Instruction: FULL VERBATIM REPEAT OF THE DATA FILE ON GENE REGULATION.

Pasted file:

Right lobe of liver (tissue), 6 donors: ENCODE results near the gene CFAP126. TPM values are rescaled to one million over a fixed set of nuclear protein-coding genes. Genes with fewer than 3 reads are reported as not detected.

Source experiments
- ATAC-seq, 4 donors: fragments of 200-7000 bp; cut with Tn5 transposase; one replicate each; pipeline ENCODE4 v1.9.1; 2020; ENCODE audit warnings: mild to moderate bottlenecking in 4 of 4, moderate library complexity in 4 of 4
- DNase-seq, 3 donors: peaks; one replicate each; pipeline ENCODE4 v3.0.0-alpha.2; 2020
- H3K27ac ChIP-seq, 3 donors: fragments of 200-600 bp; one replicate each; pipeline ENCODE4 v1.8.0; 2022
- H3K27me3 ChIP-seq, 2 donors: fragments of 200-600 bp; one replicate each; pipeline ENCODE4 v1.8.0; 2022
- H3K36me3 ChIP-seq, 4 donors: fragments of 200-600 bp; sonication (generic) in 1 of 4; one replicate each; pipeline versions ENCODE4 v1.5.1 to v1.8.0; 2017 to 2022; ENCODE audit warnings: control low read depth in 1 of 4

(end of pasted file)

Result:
Right lobe of liver (tissue), 6 donors: ENCODE results near the gene CFAP126. TPM values are rescaled to one million over a fixed set of nuclear protein-coding genes. Genes with fewer than 3 reads are reported as not detected.

Source experiments
- ATAC-seq, 4 donors: fragments of 200-7000 bp; cut with Tn5 transposase; one replicate each; pipeline ENCODE4 v1.9.1; 2020; ENCODE audit warnings: mild to moderate bottlenecking in 4 of 4, moderate library complexity in 4 of 4
- DNase-seq, 3 donors: peaks; one replicate each; pipeline ENCODE4 v3.0.0-alpha.2; 2020
- H3K27ac ChIP-seq, 3 donors: fragments of 200-600 bp; one replicate each; pipeline ENCODE4 v1.8.0; 2022
- H3K27me3 ChIP-seq, 2 donors: fragments of 200-600 bp; one replicate each; pipeline ENCODE4 v1.8.0; 2022
- H3K36me3 ChIP-seq, 4 donors: fragments of 200-600 bp; sonication (generic) in 1 of 4; one replicate each; pipeline versions ENCODE4 v1.5.1 to v1.8.0; 2017 to 2022; ENCODE audit warnings: control low read depth in 1 of 4